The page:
-A reader asks: I think I would like clarification on this: I read Sullivan Introduction to Philosophy [available thru ITOPL], where he says that the soul is different in humans because of their intelligence and will. Isn't it the image of God in man that makes us different from the animals?
-Ite ad Thomam answers: The answer is that both (a) intellect and will, and (b) the image of God in us, make us different from the animals. But the relationship between these two differentiating principles is analogous to the relationship between philosophy and theology (or natural reason and revelation).
(a) Philosophically, we can discover through our own natural reasoning that it is our rational powers, namely, intellect and will, that make us different from the rest of the animals--and notice I say the rest of the animals, for we are animals too, the only difference being that we are rational. This is what we can know philosophically.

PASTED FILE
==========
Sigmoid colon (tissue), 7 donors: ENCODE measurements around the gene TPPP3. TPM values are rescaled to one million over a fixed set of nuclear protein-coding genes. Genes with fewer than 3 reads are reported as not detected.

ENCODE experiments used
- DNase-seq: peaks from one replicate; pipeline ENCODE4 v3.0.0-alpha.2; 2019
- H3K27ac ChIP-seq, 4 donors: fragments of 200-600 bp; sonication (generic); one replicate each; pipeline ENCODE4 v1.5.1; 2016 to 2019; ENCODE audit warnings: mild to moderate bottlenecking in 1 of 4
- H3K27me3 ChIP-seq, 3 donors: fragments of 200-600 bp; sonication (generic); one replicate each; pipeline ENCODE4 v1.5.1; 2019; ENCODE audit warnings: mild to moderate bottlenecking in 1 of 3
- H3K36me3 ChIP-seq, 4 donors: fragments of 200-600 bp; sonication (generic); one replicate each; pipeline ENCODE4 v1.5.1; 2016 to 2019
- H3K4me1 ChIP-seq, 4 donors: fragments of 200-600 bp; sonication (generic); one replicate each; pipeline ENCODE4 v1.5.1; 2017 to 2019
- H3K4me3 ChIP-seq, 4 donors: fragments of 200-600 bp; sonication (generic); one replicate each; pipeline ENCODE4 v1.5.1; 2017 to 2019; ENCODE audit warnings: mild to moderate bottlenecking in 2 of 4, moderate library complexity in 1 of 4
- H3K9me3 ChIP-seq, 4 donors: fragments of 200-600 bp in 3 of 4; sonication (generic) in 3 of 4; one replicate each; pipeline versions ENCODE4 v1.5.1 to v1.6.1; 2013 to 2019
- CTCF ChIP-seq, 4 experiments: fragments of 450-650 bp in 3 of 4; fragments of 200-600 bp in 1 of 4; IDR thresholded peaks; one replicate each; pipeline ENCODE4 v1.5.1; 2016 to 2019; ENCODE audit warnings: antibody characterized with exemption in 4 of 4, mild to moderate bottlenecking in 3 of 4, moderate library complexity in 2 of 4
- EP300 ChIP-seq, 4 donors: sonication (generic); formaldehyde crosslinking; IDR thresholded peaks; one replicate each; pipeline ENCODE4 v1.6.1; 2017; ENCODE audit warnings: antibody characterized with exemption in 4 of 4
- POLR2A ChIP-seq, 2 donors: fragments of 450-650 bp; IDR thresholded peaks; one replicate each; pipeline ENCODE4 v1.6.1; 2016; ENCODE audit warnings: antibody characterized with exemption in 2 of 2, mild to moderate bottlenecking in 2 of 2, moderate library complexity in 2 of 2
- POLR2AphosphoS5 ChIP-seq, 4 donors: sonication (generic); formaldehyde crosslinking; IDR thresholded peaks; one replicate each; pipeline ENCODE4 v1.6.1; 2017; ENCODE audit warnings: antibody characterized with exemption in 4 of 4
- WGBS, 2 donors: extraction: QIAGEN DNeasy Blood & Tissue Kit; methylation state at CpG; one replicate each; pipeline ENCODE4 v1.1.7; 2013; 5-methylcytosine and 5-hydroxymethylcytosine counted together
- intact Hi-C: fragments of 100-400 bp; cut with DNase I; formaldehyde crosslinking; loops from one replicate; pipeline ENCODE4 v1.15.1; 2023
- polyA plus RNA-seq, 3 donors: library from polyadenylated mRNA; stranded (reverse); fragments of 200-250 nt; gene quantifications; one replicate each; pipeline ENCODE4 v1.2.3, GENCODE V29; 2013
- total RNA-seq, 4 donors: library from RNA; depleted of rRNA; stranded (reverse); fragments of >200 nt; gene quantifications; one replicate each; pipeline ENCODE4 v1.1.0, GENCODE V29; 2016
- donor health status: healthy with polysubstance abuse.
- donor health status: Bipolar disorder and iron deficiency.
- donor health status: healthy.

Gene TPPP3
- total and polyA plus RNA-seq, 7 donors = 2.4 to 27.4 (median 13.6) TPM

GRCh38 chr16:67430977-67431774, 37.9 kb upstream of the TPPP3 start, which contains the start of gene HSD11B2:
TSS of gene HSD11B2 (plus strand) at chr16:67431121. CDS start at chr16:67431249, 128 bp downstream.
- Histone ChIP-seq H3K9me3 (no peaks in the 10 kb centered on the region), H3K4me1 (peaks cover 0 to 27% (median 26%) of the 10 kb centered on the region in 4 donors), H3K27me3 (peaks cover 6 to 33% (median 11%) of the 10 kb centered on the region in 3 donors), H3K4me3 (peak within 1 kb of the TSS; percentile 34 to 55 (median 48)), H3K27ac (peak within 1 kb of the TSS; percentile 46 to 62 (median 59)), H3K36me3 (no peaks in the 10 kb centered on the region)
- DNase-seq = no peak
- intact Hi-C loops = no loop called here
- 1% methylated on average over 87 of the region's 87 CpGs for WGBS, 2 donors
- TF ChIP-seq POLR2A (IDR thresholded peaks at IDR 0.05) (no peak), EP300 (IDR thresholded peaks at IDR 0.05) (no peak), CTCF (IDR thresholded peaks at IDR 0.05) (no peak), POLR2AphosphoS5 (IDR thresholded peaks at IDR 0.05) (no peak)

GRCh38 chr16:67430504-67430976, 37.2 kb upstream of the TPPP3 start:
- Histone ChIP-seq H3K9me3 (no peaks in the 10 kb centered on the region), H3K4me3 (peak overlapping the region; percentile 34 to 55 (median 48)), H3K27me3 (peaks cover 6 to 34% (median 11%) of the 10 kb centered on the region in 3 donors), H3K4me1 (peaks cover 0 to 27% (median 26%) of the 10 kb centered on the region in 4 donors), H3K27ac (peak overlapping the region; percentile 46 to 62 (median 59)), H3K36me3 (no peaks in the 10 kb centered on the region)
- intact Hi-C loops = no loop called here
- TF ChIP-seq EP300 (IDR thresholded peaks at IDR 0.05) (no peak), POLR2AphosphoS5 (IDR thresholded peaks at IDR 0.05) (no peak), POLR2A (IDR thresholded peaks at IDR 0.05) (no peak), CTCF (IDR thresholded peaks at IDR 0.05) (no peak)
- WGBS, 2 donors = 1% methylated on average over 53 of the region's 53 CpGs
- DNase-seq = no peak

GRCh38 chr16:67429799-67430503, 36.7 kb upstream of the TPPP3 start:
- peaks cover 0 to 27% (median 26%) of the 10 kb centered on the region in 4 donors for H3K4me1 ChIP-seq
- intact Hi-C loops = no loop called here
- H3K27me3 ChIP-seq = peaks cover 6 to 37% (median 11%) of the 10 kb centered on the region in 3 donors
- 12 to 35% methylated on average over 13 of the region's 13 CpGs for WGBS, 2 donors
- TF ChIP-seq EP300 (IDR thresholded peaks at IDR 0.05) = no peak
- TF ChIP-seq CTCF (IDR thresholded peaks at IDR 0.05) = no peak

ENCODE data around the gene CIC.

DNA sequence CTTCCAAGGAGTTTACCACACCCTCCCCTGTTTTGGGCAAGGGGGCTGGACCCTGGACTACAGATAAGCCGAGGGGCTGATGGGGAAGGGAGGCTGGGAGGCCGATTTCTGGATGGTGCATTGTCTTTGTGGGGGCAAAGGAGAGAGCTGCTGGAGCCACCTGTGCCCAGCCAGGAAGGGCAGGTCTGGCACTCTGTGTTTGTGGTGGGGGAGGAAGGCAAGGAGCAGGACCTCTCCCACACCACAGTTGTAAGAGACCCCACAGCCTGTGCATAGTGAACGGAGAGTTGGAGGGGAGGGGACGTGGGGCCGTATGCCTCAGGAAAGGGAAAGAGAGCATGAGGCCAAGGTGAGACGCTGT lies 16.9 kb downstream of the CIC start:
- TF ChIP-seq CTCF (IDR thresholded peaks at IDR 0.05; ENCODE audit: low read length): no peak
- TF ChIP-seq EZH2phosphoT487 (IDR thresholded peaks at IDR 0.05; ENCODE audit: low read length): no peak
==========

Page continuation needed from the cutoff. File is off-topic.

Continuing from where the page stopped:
(b) But theologically, we can know from Divine Revelation that we are also made in the image and likeness of God. This means not only that we have intellects and wills, but that we have the capacity to be children of God through baptism and sanctifying grace. We couldn't know this philosophically, that is, through natural reasoning alone. We know this only because we have received a supernatural revelation from God.
This serves to show the similarities and differences between philosophy and theology. While they are similar insofar as they deal with many of the same subjects (ultimate questions, such as, "what is the soul?," "does God exist?"), they nevertheless are different insofar as philosophy proceeds from natural human reason and experience only, whereas theology uses these and Divine Revelation (which includes Sacred Scripture and Sacred Tradition).